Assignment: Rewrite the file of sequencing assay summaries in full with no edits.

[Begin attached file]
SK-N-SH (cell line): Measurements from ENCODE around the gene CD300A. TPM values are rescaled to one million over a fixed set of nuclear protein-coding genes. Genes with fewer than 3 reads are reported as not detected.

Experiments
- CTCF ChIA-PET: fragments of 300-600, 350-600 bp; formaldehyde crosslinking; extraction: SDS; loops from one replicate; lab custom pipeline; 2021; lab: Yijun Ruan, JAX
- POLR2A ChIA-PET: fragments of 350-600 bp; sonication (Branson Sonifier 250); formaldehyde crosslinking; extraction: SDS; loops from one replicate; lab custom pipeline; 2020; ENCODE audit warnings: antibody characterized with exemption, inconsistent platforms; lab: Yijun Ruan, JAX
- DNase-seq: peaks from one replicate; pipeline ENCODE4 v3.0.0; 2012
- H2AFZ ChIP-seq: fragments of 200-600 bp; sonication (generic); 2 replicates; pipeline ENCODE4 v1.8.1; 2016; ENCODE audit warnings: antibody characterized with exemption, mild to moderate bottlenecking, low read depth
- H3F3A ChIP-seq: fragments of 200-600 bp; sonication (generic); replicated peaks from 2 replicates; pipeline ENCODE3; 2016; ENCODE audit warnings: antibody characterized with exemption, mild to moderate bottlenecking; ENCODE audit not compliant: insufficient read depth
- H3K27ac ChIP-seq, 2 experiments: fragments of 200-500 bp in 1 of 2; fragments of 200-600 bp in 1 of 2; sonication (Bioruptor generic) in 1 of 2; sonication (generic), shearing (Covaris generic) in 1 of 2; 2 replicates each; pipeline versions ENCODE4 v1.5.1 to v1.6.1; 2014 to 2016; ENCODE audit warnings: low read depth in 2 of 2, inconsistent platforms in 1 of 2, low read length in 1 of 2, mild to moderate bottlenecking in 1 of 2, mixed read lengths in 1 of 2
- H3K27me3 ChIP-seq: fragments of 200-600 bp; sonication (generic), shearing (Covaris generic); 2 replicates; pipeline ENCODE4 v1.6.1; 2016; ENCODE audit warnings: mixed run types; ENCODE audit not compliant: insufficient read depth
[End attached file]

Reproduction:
SK-N-SH (cell line): Measurements from ENCODE around the gene CD300A. TPM values are rescaled to one million over a fixed set of nuclear protein-coding genes. Genes with fewer than 3 reads are reported as not detected.

Experiments
- CTCF ChIA-PET: fragments of 300-600, 350-600 bp; formaldehyde crosslinking; extraction: SDS; loops from one replicate; lab custom pipeline; 2021; lab: Yijun Ruan, JAX
- POLR2A ChIA-PET: fragments of 350-600 bp; sonication (Branson Sonifier 250); formaldehyde crosslinking; extraction: SDS; loops from one replicate; lab custom pipeline; 2020; ENCODE audit warnings: antibody characterized with exemption, inconsistent platforms; lab: Yijun Ruan, JAX
- DNase-seq: peaks from one replicate; pipeline ENCODE4 v3.0.0; 2012
- H2AFZ ChIP-seq: fragments of 200-600 bp; sonication (generic); 2 replicates; pipeline ENCODE4 v1.8.1; 2016; ENCODE audit warnings: antibody characterized with exemption, mild to moderate bottlenecking, low read depth
- H3F3A ChIP-seq: fragments of 200-600 bp; sonication (generic); replicated peaks from 2 replicates; pipeline ENCODE3; 2016; ENCODE audit warnings: antibody characterized with exemption, mild to moderate bottlenecking; ENCODE audit not compliant: insufficient read depth
- H3K27ac ChIP-seq, 2 experiments: fragments of 200-500 bp in 1 of 2; fragments of 200-600 bp in 1 of 2; sonication (Bioruptor generic) in 1 of 2; sonication (generic), shearing (Covaris generic) in 1 of 2; 2 replicates each; pipeline versions ENCODE4 v1.5.1 to v1.6.1; 2014 to 2016; ENCODE audit warnings: low read depth in 2 of 2, inconsistent platforms in 1 of 2, low read length in 1 of 2, mild to moderate bottlenecking in 1 of 2, mixed read lengths in 1 of 2
- H3K27me3 ChIP-seq: fragments of 200-600 bp; sonication (generic), shearing (Covaris generic); 2 replicates; pipeline ENCODE4 v1.6.1; 2016; ENCODE audit warnings: mixed run types; ENCODE audit not compliant: insufficient read depth